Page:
Note: The estimates of health-care workers here refer to their numbers by occupation, regardless of their industry of employment (many occupations can span several industries).
Source: Migration Policy Institute (MPI) tabulation of data from the U.S. Census Bureau 2021 American Community Survey (ACS).

The immigrant share of the health-care workforce was roughly twice the national level in New York (37 percent) and California (35 percent). Other states with high shares in 2021 were New Jersey (32 percent), Florida (30 percent), Maryland and Hawaii (26 percent each), and Nevada (24 percent).

In a number of states, immigrants make up much higher shares of physicians and surgeons than of all health-care workers or all workers in general. In Michigan, for example, immigrants accounted for only 8 percent of all workers and 9 percent of health-care workers in 2021, but 28 percent of physicians and surgeons. Other places relying heavily on foreign-born physicians and surgeons include New Jersey (37 percent); Florida (35 percent); New York (33 percent); and California, the District of Columbia, and Maryland (32 percent each).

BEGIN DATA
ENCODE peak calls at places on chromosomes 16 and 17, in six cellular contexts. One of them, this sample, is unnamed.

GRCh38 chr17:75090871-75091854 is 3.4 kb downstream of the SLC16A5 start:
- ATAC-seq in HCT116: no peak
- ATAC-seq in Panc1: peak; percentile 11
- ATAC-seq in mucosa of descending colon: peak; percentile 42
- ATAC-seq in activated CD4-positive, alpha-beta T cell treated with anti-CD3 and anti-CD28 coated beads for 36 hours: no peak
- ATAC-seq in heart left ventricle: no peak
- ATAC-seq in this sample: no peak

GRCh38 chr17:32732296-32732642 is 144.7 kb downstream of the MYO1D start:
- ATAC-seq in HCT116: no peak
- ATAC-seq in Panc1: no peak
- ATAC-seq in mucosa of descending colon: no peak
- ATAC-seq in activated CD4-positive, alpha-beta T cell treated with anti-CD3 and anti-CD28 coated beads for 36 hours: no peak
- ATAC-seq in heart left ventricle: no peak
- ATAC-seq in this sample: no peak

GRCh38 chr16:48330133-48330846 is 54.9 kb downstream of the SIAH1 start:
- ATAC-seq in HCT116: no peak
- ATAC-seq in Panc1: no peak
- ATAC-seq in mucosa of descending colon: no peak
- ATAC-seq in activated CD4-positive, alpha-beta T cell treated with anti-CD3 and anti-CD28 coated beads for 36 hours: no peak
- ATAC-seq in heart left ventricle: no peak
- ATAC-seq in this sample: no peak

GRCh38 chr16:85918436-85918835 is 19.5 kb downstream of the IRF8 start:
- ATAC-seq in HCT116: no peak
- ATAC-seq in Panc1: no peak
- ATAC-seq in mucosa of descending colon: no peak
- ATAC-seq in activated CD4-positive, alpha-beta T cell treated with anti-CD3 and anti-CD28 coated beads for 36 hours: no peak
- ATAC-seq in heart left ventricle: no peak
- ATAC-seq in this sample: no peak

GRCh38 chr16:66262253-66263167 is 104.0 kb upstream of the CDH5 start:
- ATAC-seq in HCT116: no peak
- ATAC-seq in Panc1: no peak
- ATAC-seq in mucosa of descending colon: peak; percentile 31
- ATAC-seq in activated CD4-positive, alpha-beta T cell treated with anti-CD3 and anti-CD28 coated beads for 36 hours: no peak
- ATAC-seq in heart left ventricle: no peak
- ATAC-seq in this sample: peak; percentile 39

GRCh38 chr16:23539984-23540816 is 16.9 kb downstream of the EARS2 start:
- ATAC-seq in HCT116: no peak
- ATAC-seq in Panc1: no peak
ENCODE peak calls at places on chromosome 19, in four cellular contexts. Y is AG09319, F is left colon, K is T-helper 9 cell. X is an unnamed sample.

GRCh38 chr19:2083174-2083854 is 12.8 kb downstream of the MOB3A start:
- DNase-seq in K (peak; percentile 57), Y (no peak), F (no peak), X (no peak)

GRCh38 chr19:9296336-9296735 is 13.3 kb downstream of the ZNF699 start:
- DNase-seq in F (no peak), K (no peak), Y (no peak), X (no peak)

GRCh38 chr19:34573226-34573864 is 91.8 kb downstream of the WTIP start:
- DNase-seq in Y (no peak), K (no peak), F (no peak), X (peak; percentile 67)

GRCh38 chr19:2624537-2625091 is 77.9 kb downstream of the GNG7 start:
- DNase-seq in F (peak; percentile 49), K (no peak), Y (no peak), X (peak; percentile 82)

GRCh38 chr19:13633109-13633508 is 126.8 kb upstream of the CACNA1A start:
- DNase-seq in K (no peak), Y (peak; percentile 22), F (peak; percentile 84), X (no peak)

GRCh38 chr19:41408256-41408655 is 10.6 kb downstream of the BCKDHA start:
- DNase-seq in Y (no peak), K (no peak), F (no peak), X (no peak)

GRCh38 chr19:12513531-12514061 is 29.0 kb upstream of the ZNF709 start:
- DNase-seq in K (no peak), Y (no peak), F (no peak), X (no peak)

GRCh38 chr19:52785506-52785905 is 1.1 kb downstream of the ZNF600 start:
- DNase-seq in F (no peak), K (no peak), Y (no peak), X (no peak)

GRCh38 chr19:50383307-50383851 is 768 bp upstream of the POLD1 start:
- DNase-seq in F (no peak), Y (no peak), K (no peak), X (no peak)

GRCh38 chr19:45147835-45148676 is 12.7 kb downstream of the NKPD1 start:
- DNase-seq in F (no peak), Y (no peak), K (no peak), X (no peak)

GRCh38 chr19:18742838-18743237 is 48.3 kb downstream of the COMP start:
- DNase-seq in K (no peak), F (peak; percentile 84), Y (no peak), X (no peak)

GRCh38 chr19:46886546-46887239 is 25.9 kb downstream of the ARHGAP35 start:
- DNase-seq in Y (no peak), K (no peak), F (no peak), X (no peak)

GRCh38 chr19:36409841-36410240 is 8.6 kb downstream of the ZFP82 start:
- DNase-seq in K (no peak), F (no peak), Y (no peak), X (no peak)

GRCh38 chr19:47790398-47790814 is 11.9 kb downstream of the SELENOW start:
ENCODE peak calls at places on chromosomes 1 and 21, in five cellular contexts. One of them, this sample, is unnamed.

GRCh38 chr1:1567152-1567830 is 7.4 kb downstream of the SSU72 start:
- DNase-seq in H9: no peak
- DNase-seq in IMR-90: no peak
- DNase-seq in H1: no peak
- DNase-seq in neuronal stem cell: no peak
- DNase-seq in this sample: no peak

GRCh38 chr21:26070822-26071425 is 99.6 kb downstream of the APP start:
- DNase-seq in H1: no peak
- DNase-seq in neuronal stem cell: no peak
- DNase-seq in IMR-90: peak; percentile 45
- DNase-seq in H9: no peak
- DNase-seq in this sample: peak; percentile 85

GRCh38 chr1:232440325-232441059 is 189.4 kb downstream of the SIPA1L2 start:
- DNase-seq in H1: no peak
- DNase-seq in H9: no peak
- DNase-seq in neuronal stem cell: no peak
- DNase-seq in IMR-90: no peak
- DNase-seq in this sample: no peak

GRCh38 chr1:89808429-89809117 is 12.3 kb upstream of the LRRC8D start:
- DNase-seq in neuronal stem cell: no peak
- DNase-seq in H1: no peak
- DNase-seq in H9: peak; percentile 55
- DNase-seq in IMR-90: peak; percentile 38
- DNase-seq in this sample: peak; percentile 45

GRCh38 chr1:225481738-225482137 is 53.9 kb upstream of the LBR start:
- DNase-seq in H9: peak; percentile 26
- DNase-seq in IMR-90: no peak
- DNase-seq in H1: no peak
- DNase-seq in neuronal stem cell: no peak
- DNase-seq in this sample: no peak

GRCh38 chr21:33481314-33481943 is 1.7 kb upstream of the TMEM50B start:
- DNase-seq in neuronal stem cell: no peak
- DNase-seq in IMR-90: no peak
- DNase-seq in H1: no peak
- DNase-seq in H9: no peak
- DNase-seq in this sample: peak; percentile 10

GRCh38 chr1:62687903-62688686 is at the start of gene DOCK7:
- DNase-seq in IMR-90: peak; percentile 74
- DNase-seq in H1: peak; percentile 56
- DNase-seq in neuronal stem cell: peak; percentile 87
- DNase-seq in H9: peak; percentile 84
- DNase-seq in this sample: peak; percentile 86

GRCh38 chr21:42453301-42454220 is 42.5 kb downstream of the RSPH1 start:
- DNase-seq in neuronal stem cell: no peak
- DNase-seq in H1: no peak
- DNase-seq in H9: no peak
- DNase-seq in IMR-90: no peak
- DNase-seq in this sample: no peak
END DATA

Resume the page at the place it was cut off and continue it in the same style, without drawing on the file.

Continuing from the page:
State-Level Data on Immigrant Health-Care Workers

Click here to access detailed information on the immigrant share among health-care workers overall and by select occupation for all 50 states.

Several states also have high shares of registered nurses (RNs) who are immigrants. Nationwide, the foreign born account for 16 percent of RN jobs, but the numbers are much higher in California (37 percent), Nevada (34 percent), New Jersey (32 percent), and Florida and the District of Columbia (29 percent each).

In several states, immigrants account for large shares of low-skilled health-care workers, such as home health aides. New York had the highest share of immigrant home health aides in 2021 (74 percent), followed by Florida (60 percent), Maryland (55 percent), and New Jersey (54 percent).

Gender